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Buying and selling homes and land already has substantial contractual implications, with buyers being somewhat limited what they can do with the property due to planning permission limitations and so on. However, sometimes there’s an uplift clause, also known as a Hope Clause. This may not necessarily be a deal breaker, but it does mean you have to get a little extra advice on what to do when the contract has an uplift clause.
What is an uplift clause?
An uplift clause creates a contractual agreement whereby the person selling the property is guaranteed a part of the profits should there be a change of use or should development substantially increase the value of the property. An uplift clause must include:
- The triggering mechanism
- The percentage to which the seller is entitled to
- The length of time the uplift clause is valid for
- When and how payment should be made and to whom
In the vast majority of cases, the triggering mechanism is a change of use, usually from agricultural or garden to domestic. It may also be triggered by a successful planning application.
A typical percentage is around 25%, although 50% is not unheard of. In addition, periods of 25 years are common, but some have been known to extend the period to 80 years. When conditions become too burdensome, particularly in the case of a 50% handover of value, it’s often better to negotiate it down or walk away from the sale than simply accept it. Alternatively, you may wish to negotiate down the price or offer a higher price without the uplift clause.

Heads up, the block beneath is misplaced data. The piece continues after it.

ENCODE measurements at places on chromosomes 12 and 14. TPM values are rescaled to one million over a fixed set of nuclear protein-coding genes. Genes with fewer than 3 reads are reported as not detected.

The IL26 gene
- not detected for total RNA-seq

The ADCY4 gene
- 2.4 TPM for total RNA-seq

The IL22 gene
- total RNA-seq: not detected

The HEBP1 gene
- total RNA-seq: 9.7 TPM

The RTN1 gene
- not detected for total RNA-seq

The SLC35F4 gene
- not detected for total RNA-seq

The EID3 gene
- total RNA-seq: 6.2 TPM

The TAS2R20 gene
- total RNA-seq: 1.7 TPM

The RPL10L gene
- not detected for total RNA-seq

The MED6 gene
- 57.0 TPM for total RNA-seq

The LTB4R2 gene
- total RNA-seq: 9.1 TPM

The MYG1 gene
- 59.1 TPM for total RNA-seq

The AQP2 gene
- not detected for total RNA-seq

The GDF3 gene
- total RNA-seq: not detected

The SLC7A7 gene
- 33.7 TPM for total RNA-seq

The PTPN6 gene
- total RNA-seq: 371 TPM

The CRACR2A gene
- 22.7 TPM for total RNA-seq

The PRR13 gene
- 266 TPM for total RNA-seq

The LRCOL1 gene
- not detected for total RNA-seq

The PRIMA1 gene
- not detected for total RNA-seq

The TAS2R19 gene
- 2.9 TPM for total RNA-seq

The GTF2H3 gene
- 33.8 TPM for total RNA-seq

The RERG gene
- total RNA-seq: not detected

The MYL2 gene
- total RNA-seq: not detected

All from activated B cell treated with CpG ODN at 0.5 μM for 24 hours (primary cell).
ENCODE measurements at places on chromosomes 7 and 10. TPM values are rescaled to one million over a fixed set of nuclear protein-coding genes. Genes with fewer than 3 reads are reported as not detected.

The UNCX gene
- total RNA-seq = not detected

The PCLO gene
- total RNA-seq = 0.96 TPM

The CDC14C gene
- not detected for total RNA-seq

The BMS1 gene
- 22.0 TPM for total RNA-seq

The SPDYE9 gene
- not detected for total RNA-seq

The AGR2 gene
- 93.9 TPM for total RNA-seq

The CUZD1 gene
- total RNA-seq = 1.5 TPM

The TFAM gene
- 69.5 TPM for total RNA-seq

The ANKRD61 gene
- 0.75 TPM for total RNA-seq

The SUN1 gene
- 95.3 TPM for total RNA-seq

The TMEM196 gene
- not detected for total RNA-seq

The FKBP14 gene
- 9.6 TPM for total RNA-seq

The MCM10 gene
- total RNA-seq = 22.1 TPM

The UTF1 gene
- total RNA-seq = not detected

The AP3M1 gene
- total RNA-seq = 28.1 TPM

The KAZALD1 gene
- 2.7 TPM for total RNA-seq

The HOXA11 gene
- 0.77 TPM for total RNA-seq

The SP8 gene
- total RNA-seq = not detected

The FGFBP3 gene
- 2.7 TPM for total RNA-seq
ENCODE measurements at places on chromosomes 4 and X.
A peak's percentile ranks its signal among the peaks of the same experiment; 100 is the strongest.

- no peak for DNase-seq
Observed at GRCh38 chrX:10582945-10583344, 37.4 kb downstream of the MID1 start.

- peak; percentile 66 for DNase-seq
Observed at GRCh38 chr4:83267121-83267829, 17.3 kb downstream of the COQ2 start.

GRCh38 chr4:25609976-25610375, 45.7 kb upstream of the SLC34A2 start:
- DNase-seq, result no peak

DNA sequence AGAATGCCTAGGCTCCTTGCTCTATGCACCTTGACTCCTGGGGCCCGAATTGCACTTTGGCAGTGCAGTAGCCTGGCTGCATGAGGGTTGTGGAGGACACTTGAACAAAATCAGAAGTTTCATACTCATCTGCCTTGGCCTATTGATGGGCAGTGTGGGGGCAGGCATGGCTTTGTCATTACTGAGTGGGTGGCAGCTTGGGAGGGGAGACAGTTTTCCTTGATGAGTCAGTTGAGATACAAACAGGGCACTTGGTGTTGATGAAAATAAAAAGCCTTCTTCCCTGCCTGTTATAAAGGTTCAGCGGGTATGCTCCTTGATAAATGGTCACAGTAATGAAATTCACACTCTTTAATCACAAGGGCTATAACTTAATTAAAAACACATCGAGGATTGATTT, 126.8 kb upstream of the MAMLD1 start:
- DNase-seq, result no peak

Payment is key
The point at which you pay can be the most contentious clause. In some cases, payment must be made 28 days after a successful planning application. This can be burdensome, as it can suddenly increase the value of the property beyond your ability to pay the sum of money required. In addition, if planning permission is granted with impractical conditions, it may still increase the value of the land yet render impractical for you to develop it. Make sure you know How to apply for planning permission to ease the process.
In general, terms should be negotiated so that the payment is only due should the planning permission be acted upon, such as by digging foundations.
The uplift clause is a contractual agreement between the original seller and the original buyer, so there is usually a set of terms in the Land Registry document that insist that you cannot sell the property again unless the same uplift clause is observed. Should that restriction be put in place, it can add extra conveyancing charges when selling the property as the original owner’s solicitor must essentially approve the sale and create a separate contract for the new owner.
In the event that the land has no realistic prospects for development, an uplift clause can add an unreasonable delay to selling the property. In these cases, it’s better if the uplift clause is struck from the agreement where possible. It’s worth reading up on An introduction to conveyancing to make sure you know what to expect.
Uplift clauses from previous owners generally only appear in the Land Registry documents, so it’s important that you examine them carefully before selling or buying. It can cost as little as £3 to get a copy of the registry documents, so it’s well worth the investment to check whether a property has an uplift clause.